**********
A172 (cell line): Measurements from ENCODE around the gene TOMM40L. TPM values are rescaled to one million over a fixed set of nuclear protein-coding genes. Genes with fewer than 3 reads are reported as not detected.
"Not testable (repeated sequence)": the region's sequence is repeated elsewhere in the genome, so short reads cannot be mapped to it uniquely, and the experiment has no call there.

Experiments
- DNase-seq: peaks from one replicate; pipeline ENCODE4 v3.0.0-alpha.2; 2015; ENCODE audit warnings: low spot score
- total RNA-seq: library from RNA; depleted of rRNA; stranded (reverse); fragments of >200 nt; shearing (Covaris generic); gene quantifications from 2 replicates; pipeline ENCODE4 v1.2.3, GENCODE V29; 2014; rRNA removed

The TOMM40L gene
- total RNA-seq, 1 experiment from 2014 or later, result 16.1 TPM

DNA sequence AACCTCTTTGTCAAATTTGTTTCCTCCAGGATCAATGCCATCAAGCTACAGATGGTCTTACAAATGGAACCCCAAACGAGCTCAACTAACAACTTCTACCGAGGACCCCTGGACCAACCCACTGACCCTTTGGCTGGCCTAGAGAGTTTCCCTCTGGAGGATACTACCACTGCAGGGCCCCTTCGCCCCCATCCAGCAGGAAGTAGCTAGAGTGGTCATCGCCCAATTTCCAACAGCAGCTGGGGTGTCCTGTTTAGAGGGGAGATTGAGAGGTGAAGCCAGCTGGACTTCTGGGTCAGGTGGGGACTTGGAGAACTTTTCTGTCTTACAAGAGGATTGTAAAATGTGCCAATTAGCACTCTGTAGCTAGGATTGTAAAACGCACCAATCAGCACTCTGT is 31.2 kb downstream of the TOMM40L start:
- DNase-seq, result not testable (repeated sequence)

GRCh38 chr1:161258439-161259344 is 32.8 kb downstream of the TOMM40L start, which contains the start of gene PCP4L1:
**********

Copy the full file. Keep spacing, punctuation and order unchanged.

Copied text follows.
A172 (cell line): Measurements from ENCODE around the gene TOMM40L. TPM values are rescaled to one million over a fixed set of nuclear protein-coding genes. Genes with fewer than 3 reads are reported as not detected.
"Not testable (repeated sequence)": the region's sequence is repeated elsewhere in the genome, so short reads cannot be mapped to it uniquely, and the experiment has no call there.

Experiments
- DNase-seq: peaks from one replicate; pipeline ENCODE4 v3.0.0-alpha.2; 2015; ENCODE audit warnings: low spot score
- total RNA-seq: library from RNA; depleted of rRNA; stranded (reverse); fragments of >200 nt; shearing (Covaris generic); gene quantifications from 2 replicates; pipeline ENCODE4 v1.2.3, GENCODE V29; 2014; rRNA removed

The TOMM40L gene
- total RNA-seq, 1 experiment from 2014 or later, result 16.1 TPM

DNA sequence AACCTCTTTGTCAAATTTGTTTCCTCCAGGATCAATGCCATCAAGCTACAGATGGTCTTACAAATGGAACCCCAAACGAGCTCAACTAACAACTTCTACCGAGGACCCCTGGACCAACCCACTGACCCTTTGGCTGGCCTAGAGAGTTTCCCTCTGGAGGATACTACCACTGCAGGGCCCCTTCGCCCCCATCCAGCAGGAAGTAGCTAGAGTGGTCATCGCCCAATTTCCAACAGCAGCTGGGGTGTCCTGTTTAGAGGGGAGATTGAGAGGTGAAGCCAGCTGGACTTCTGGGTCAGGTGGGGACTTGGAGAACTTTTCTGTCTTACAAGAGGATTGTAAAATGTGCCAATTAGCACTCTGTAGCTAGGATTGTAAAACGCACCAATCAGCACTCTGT is 31.2 kb downstream of the TOMM40L start:
- DNase-seq, result not testable (repeated sequence)

GRCh38 chr1:161258439-161259344 is 32.8 kb downstream of the TOMM40L start, which contains the start of gene PCP4L1: